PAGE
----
Hundreds of problems reside online at the Math Forum, a rapidly expanding online community for teachers, students, and anyone else interested in math.
One of the Math Forum's distinguishing features is its Problem of the Week. What started seven years ago as a weekly question intended to challenge geometry students has grown into a weekly array of questions that range from elementary and middle school math to trigonometry and calculus.
In those early days, receiving 30 student responses was considered a good week. Now, several thousand answers arrive weekly, and all receive comments via e-mail from the Math Forum staff or volunteer mentors.
"The goal is to give the students a problem that not only has an answer that might be interesting but also has a variety of solution paths," says the Math Forum's Annie Fetter, who has been posing such problems since 1993.
"It's the students' explanations that we're really interested in. We look for thorough explanations. And if they aren't thorough, we'll send them back to the students and say, 'You really need to explain how you figured this out because that's what's important."
Along the way, the written word takes on as much importance as mathematical symbols.
"There needs to be more writing and communicating in the math classroom," Fetter observes. "There's a pretty good chance that if you can write a good explanation, you actually understand the math. In a lot of instances, students can apply some theorems and some equations and get the right answer, but they may not really know how the things work."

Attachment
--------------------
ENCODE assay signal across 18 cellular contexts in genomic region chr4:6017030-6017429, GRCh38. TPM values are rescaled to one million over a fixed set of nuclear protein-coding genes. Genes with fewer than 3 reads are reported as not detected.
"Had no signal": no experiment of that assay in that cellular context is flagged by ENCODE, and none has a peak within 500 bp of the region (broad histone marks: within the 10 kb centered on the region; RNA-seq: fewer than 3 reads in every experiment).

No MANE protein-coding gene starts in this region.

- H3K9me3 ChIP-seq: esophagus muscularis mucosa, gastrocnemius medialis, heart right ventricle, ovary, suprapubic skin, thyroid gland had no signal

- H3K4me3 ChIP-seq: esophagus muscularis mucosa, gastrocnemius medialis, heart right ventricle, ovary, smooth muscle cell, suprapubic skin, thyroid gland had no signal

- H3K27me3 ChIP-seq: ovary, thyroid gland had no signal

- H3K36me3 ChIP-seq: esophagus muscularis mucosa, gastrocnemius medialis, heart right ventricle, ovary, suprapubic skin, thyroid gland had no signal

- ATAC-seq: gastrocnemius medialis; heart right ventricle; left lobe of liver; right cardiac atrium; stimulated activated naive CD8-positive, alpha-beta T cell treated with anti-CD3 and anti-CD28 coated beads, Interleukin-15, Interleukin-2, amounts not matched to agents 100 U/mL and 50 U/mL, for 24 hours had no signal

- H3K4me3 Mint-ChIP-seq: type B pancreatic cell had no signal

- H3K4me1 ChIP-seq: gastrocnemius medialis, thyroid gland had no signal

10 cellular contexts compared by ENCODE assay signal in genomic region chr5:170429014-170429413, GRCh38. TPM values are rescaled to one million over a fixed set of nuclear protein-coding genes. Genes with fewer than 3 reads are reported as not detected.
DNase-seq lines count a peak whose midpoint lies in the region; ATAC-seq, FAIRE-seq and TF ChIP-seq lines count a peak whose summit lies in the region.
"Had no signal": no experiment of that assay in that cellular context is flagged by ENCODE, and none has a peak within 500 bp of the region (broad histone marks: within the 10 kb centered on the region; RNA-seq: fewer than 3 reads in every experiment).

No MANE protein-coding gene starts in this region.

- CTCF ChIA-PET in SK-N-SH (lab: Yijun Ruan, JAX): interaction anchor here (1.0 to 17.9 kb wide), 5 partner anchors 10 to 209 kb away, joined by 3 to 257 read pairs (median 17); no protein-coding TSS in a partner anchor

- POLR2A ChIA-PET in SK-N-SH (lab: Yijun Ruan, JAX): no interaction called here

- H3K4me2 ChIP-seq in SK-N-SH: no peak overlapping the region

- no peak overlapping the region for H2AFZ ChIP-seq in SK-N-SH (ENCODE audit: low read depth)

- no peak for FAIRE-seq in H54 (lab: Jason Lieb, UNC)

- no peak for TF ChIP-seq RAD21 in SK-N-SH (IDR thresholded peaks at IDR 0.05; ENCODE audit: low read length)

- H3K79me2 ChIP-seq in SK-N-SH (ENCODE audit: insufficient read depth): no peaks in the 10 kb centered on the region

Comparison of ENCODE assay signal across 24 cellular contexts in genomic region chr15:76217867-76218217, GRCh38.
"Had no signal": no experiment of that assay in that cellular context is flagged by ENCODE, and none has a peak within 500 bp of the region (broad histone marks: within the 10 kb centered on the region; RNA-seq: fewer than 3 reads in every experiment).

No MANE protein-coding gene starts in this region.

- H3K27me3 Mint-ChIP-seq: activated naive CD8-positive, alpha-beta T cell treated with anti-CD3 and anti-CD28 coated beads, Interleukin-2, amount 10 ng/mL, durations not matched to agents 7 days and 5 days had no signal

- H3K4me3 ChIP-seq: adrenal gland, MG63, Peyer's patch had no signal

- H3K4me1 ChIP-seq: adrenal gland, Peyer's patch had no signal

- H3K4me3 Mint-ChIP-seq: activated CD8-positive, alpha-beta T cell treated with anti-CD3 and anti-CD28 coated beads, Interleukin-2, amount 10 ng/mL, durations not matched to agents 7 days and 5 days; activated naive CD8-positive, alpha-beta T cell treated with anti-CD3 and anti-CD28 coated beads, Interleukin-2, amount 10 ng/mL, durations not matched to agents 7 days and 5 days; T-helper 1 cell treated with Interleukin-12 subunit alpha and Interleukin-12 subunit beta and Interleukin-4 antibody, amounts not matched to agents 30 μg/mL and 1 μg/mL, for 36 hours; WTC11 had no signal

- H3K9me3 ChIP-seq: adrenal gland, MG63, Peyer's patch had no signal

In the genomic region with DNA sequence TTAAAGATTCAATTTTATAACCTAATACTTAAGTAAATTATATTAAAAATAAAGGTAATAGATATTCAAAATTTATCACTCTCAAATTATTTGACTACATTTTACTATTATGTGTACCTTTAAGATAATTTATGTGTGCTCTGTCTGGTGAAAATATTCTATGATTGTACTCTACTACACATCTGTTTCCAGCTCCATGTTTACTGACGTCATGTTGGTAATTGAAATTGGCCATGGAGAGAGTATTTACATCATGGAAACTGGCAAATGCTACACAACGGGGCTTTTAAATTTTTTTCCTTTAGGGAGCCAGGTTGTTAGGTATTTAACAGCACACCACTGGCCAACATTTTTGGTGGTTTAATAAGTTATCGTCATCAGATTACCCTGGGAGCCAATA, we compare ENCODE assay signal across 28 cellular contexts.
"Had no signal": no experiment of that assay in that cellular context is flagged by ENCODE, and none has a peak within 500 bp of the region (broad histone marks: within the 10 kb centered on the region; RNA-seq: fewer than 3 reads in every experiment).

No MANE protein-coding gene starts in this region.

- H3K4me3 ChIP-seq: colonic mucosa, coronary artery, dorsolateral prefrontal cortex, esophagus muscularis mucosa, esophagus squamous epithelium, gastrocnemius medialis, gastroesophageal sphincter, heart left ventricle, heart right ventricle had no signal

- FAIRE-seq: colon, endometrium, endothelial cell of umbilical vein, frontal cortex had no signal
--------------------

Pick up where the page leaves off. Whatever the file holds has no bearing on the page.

Math Is Cool
"They can take their parents there or tell other people, 'I got credit for math, and my name is on the Internet for doing something good,'" notes Fetter.
More importantly, she adds, students who feel uneasy about being good at math have an outlet where they can be creative and have people outside of school recognize their efforts.
"You really get remarkable access to kids out there who are excited about math. You'll receive an answer to a problem where a student took a long time to make an animated picture of things that float across the screen and answer a question so thoroughly that you want to share it with everyone in the office. And all this from someone only 12!"
Growing Community Online